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Taking Sides

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A provocative drama from the screenwriter of The Pianist, Taking Sides offers the story of conductor Wilhelm Furtwängler (Stellan Skarsgård) -- whose contributions to the Nazi machine raise numerous questions decades after the fall of the Third Reich. Presented in 1.85:1 anamorphic widescreen and offering audio in English Dolby Digital Stereo, this New Yorker release is sure to have viewers talking long after the credits have rolled. Extra features include an original theatrical trailer in addition to cast and ...
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Overview

A provocative drama from the screenwriter of The Pianist, Taking Sides offers the story of conductor Wilhelm Furtwängler (Stellan Skarsgård) -- whose contributions to the Nazi machine raise numerous questions decades after the fall of the Third Reich. Presented in 1.85:1 anamorphic widescreen and offering audio in English Dolby Digital Stereo, this New Yorker release is sure to have viewers talking long after the credits have rolled. Extra features include an original theatrical trailer in addition to cast and crew interviews.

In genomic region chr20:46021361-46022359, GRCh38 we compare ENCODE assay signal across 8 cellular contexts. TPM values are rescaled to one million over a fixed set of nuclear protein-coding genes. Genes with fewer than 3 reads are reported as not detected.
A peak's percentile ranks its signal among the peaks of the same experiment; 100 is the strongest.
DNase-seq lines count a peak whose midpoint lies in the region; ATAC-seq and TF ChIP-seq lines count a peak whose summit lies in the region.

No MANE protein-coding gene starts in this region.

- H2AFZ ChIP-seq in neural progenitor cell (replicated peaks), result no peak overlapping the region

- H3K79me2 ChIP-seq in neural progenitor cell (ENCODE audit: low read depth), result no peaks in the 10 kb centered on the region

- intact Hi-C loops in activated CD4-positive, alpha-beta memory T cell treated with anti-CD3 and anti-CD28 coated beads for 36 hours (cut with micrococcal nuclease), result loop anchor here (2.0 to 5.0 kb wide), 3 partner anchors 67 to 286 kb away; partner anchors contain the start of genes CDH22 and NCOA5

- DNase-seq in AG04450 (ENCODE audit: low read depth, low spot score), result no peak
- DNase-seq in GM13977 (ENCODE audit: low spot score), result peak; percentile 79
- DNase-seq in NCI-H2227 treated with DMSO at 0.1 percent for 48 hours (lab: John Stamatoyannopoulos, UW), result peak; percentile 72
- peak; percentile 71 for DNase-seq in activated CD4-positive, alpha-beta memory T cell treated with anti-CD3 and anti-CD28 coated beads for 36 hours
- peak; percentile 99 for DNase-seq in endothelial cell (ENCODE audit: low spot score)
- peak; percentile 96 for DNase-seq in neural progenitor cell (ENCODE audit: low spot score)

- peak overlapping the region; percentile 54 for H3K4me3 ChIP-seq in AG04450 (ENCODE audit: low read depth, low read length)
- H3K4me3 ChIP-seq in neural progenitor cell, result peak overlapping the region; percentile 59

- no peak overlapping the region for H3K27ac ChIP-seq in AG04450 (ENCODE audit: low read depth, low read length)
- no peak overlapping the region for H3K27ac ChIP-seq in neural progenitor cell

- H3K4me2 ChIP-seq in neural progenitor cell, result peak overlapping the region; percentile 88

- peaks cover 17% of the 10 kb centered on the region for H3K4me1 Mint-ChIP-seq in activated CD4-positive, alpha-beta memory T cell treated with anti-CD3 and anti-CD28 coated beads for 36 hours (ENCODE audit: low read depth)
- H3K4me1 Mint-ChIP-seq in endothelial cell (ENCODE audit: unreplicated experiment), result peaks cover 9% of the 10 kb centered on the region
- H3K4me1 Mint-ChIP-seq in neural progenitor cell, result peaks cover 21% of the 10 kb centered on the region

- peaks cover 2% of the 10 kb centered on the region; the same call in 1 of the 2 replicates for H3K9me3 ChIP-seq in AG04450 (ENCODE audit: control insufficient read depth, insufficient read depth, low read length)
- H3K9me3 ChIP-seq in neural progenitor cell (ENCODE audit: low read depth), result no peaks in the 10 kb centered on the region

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Special Features

Original theatrical trailer; Scene selections; Cast and crew interviews
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Editorial Reviews

All Movie Guide - Bruce Eder